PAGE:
• Ultraviolet Photography

Publishing Guidelines: Formal Botanical Presentations

4 replies to this topic

#1 UVP Admin


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  • Location: Bruxelles

Posted 15 July 2013 - 14:25

Formal Presentations
Formal presentations must be made for forums marked as demanding these. You should think in terms of submitting an article to a peer-reviewed publication. These contributions are intended to be the building blocks of an information resource on all things UV in Nature, so it is paramount you put effort and care into the presentation. Staff will read the submissions and, if deemed necessary, discuss the content with the author when adjustments are suggested. Staff also reserves the right to edit formal presentations for format, grammar or punctuation. However, the member posting a contribution is responsible for the accuracy of the factual information therein.

Additional Material: Formal Botanical Presentation
Each formal presentation of a botanical image must have the following items when available. For quick formatting reference, the examples below have been made blue.
  • Post Title
    Include binomial name and common name of your specimen. Binomial names are typically italicized, but our forum software does not permit italics in Post Titles. A modifier is necessary when you are making a post of a specimen already published. Modifiers may be sparingly used in other cases.

    • Format: Post Title
      Binomial_Name [Common_Name]
      Binomial_Name [Common_Name]: Modifier

      • Examples: Post Title
        • Taraxacum officinale [Dandelion]
        • Taraxacum officinale [Dandelion]: Another Example
        • Equisetum fluviatile [Water Horsetail]: Stems
  • Post ID Reference String
    A reference string is placed at the top of your post so that it may be easily copied by someone for use as a reference in discussions or publications.

    • Format: Post ID Reference String
      Include the following items in one long, bold string. See examples below.
      Last_Name, First_Initial. Year_YYYY. Binomial_Name_Italics Authority (Family_Name) Common_Name. Description. LINK

    • Description in Post ID Reference String
      Typically, we use a simple description of what is being photographed and what wavelengths have been used. See examples below.

    • LINK in Post ID Reference String
      Once you submit your post, the forum software will create a link based on the title of your post. Copy that link from the browser's web address box and paste it at the end of your Reference String. These post links are stable so that if you later edit the title of your post, the originally created link will still work and need not be replaced.

    • Examples: Post ID Reference String
  • Synonyms
    If your flower has no genus/species synonyms, then of course you may omit this. You may make a synonym bullet list or separate synonyms by commas.
    • Example: Synonyms
      This synonym list is for Taraxacum officinale.
      • Leontodon taraxacum L.
      • Taraxacum dens-leonis Desf.
      • Taraxacum retroflexum Lindl.
  • Other Common Names
    Provide other common names not used in your title. We think it might help with search engines. Other common names can be non-English. This list need not be exhaustiv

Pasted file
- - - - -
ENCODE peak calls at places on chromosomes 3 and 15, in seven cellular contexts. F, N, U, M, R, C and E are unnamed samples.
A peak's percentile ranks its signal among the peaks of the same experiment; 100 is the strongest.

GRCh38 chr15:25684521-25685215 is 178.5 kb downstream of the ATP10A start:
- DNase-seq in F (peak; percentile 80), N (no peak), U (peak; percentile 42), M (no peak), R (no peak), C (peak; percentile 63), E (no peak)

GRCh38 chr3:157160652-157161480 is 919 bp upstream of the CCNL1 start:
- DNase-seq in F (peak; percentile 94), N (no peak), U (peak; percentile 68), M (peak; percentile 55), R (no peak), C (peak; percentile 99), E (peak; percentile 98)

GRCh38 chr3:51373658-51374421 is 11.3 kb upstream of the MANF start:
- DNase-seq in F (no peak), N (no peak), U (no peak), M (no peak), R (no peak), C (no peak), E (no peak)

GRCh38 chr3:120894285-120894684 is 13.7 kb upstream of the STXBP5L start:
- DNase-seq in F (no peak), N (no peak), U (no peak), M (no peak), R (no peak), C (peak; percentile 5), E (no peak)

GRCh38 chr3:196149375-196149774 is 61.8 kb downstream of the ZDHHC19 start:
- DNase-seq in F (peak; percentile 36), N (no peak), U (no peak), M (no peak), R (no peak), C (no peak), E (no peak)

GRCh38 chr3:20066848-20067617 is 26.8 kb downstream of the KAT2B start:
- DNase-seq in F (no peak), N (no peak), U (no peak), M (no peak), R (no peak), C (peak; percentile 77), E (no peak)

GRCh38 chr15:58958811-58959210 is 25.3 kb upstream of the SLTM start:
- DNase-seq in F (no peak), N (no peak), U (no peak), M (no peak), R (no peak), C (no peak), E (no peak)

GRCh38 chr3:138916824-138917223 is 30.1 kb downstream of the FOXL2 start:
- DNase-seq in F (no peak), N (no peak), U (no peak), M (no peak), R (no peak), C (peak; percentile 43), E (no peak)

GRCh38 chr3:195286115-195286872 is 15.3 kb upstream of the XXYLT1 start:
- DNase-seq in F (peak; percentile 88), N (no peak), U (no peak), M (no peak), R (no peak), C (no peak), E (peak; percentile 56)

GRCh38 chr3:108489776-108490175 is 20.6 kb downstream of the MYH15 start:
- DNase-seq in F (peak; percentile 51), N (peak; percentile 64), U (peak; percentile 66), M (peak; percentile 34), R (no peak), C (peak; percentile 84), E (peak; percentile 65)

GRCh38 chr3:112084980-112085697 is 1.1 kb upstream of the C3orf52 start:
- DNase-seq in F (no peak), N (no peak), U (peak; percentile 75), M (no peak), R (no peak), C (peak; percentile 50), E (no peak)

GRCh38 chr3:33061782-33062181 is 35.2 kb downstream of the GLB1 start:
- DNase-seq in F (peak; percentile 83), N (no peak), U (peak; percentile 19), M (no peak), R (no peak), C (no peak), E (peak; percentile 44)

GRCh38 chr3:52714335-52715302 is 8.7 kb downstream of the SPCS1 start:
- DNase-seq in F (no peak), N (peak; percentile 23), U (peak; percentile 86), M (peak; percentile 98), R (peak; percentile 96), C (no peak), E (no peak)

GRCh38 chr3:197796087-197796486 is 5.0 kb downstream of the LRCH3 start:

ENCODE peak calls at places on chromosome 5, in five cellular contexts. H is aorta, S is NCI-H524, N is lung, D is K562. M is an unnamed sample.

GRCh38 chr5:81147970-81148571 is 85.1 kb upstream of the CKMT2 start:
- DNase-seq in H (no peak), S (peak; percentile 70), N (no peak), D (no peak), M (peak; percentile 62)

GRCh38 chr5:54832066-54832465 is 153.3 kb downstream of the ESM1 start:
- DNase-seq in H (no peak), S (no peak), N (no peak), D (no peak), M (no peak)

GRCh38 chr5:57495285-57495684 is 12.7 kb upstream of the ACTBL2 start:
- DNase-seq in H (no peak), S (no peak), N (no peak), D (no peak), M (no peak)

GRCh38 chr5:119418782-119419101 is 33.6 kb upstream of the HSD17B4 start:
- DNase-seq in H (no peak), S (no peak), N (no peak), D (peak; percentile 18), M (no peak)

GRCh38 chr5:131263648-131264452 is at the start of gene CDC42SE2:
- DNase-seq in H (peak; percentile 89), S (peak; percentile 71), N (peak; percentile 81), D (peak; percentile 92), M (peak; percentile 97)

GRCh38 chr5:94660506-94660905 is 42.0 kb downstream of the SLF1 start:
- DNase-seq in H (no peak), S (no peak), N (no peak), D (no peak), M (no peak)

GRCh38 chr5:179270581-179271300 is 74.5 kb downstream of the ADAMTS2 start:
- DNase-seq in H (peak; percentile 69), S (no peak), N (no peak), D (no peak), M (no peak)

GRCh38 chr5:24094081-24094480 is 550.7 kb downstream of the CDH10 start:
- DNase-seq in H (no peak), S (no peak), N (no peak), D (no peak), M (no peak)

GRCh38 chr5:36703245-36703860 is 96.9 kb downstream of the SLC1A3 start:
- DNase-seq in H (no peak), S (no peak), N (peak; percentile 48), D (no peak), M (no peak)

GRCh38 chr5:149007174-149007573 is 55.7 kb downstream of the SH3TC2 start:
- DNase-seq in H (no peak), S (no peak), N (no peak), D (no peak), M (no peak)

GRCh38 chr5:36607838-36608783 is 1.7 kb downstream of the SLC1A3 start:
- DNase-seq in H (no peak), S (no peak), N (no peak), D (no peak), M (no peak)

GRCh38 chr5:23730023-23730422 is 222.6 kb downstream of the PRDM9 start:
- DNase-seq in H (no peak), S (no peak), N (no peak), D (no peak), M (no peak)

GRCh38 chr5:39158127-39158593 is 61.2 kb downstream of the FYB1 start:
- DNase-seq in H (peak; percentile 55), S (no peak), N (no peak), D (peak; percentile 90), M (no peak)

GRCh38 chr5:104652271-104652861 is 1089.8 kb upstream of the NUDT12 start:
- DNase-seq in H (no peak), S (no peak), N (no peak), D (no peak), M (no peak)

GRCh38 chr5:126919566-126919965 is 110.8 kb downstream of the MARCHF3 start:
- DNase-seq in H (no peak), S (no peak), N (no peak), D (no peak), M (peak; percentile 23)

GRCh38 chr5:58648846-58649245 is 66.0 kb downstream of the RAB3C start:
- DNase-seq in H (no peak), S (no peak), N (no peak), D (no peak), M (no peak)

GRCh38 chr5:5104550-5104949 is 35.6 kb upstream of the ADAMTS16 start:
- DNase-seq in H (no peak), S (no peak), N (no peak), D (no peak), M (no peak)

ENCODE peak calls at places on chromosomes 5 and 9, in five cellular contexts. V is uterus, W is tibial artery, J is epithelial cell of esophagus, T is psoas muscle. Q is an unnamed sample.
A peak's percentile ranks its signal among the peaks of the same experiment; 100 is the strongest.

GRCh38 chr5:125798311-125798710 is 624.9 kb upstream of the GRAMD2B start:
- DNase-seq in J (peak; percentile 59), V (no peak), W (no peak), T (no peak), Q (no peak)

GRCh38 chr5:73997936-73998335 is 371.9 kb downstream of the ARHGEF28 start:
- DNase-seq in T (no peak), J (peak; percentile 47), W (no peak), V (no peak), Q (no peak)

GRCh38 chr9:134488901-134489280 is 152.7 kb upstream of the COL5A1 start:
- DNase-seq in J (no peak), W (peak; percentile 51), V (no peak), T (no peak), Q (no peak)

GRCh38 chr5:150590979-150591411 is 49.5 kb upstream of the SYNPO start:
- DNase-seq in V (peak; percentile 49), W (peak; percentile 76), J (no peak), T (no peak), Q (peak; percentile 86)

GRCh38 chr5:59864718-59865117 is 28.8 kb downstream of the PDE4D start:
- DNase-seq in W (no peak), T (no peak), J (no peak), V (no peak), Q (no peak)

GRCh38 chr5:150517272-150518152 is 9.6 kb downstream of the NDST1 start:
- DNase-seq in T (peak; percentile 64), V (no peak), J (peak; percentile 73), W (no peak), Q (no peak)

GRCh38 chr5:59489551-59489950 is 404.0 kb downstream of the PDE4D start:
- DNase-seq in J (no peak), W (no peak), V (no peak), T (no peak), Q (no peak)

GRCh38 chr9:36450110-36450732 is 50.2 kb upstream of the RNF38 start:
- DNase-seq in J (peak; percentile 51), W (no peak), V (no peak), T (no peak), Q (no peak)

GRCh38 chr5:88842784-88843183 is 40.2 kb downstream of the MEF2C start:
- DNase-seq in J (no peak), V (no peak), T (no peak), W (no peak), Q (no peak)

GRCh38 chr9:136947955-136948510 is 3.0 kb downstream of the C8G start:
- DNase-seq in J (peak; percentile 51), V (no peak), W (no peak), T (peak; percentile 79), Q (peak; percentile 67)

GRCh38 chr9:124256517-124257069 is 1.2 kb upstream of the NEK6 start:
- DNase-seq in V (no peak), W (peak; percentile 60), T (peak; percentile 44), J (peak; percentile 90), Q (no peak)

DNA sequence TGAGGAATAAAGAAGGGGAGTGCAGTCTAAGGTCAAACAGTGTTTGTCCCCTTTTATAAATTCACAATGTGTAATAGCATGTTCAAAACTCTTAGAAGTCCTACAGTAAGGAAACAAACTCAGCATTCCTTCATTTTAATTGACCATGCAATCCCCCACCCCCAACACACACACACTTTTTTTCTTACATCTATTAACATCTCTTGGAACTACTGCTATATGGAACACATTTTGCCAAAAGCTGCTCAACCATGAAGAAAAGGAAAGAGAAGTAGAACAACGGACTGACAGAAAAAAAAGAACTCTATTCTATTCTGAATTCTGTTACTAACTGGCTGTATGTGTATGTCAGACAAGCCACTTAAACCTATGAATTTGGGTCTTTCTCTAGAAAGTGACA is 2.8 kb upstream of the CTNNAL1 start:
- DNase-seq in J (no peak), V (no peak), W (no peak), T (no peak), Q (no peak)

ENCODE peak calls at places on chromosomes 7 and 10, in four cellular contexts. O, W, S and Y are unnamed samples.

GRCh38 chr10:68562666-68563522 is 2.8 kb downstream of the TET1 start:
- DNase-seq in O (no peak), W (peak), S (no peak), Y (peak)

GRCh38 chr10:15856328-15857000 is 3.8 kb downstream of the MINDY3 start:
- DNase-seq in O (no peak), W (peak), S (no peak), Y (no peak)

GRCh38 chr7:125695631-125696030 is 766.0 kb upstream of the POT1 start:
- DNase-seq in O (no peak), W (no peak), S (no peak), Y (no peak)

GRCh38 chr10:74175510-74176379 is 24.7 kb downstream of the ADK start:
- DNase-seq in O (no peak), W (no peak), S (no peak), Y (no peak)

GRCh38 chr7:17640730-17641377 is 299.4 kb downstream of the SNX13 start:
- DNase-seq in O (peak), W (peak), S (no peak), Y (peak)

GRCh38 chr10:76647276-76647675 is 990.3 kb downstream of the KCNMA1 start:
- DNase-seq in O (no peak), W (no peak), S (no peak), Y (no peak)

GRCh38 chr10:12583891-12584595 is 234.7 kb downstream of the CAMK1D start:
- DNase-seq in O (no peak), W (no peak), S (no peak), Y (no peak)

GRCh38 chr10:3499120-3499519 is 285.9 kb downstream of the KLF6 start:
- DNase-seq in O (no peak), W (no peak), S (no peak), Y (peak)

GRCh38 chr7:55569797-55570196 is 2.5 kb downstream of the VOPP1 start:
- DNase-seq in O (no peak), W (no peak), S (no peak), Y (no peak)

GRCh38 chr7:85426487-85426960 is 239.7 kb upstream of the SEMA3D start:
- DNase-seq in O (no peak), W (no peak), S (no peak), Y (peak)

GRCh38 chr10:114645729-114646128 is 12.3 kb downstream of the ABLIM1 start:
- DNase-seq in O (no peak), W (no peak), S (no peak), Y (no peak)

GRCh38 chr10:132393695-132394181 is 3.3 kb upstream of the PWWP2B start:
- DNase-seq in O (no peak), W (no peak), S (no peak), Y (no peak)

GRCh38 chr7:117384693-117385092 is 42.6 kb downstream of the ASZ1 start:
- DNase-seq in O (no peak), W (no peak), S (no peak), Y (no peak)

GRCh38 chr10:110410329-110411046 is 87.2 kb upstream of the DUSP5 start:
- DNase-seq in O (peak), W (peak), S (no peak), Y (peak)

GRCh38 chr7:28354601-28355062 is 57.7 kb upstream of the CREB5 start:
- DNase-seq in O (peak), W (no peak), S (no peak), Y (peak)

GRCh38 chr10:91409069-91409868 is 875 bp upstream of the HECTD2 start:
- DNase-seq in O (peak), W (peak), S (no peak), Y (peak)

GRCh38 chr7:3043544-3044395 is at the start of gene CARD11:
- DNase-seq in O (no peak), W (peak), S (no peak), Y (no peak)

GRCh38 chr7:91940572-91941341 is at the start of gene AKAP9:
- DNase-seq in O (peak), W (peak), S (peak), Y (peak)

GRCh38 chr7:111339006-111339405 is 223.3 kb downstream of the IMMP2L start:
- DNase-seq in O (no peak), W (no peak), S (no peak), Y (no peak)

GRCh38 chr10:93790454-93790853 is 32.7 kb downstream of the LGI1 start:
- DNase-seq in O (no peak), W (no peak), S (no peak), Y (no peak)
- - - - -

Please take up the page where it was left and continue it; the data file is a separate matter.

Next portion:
• Example: Other Common Names
      This list is for Taraxacum officinale.

      • Dent-de-lion (French)
      • Lion's Tooth
      • Blowball
  • Location/Date/FlowerType
    Include the date and place the photograph (or the set of photographs) was made. Then indicate whether your flower is a wildflower or a cultivar.

    • Format: Date
      DD Month YYYY

    • Format: Flower Type
      Acceptable phrases include but are not limited to the following:

      • Wildflower
      • Wildflower in botanical garden
      • Cultivar
      • Cultivar in home garden
      • Cultivar from florist
    • Examples: Location/Date/FlowerType
      • Wildflower photographed near Oslo, Norway on 12 April 2012.
      • Joshua Tree National Park, California, USA
        15 July 2013

      • Deep Cut Park, New Jersey, USA
        10 Sept 2010
        Wildflower as specimen in botanical garden
  • Comment
    Brief comments about your specimen may be gathered in one place in the post or placed by each photograph. Such comments can include observations about its growth habit, its economic value, its location and so forth. We always try to describe the specimen’s appearance in Ultraviolet light to support the goal of this website. If you have used a reference for your comments or if you make a quote from a reference, please list the reference in the References section of your post as described later.

    • Example: Comment
      Chylismia claviformis is a complex species with many subspecies found across the western US and northern Mexico(1). It has an interesting UV signature with UV-neutral petals and filaments, a UV-bright curly ring at the base of the corolla and a UV-dark area inside that ring. The base of the stigma has some UV-bright hairs.
  • Image Watermark
    We suggest you put a copyright or watermark across your image to deter thieves. You may use your own website name in the watermark or you can use UltravioletPhotography.com if you like.

    • Format: Image Watermark
      We suggest you use a formal copyright in the suggested legal style for your home country.

      • Example: Image Watermark
        Copyright Andrea G. Blum 2012
  • Image Caption
    We would like you to caption your images as Visible, Ultraviolet or Infrared.
    Surprisingly, not everyone can recognize a UV image as such. :D